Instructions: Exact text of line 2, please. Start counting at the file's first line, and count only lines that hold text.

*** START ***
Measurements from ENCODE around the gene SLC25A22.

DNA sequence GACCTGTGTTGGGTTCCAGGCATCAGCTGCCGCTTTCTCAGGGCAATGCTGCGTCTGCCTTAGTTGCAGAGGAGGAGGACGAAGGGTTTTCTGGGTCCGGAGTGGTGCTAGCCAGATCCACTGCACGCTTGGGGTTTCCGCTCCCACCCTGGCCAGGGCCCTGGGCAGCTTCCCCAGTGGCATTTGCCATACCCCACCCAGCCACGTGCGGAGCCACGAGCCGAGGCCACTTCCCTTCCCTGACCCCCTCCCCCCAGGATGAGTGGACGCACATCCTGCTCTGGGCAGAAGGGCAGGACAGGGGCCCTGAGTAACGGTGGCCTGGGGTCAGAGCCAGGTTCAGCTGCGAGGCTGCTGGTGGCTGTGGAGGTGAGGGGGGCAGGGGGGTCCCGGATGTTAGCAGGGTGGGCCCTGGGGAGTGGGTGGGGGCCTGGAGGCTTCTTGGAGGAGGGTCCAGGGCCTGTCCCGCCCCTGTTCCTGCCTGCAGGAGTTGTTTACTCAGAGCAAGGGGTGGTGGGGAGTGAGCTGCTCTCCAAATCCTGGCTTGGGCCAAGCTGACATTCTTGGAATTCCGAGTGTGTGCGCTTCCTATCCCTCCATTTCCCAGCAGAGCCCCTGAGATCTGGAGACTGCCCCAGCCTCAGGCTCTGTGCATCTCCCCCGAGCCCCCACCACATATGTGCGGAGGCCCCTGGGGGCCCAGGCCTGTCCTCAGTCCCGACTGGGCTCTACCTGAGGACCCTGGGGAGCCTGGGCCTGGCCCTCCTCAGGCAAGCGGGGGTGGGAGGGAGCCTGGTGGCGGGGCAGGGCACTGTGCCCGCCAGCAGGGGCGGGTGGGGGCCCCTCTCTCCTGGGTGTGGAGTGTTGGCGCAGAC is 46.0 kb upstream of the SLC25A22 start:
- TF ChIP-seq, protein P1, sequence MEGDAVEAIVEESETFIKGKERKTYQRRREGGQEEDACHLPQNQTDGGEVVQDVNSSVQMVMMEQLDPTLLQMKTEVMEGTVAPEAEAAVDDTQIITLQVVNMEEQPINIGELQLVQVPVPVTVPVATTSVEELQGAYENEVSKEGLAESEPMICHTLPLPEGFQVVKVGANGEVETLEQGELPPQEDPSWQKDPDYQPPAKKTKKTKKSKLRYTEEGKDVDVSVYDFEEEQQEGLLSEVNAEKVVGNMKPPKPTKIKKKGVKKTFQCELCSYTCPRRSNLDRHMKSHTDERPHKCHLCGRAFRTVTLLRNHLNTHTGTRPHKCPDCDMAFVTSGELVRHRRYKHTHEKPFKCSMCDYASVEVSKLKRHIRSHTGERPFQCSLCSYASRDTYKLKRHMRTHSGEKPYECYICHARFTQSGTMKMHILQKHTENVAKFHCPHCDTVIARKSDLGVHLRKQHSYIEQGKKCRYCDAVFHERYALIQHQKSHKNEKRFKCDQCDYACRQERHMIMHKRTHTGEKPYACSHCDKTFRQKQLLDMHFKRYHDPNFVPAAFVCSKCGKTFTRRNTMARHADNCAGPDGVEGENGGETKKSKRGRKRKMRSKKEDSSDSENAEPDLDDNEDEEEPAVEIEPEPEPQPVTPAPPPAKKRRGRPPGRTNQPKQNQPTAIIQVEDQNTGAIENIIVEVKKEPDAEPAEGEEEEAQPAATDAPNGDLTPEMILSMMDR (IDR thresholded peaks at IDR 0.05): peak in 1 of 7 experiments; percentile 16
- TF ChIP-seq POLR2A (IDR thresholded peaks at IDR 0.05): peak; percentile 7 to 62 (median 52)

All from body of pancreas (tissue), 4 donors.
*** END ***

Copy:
DNA sequence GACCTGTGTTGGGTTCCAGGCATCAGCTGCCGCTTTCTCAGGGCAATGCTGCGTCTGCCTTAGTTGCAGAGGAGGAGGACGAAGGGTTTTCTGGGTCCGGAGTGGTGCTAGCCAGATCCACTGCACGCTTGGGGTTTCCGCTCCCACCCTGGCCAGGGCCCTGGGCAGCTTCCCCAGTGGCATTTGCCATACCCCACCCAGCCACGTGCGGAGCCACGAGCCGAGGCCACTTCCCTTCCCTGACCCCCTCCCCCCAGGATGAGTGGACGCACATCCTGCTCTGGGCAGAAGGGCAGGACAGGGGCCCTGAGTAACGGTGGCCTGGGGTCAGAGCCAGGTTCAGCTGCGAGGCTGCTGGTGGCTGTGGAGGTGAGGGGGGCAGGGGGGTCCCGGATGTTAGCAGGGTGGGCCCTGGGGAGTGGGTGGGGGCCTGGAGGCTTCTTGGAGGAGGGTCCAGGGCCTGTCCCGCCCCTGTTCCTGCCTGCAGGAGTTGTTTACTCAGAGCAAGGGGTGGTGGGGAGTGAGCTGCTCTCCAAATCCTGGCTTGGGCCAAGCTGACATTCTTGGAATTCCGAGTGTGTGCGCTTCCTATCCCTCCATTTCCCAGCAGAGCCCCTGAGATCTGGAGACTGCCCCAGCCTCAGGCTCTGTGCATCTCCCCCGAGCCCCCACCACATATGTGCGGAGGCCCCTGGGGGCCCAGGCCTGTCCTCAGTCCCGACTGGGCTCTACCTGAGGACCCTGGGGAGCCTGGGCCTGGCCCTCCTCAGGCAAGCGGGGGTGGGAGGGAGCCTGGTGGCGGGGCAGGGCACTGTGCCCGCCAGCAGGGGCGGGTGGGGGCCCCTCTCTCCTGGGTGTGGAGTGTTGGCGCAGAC is 46.0 kb upstream of the SLC25A22 start: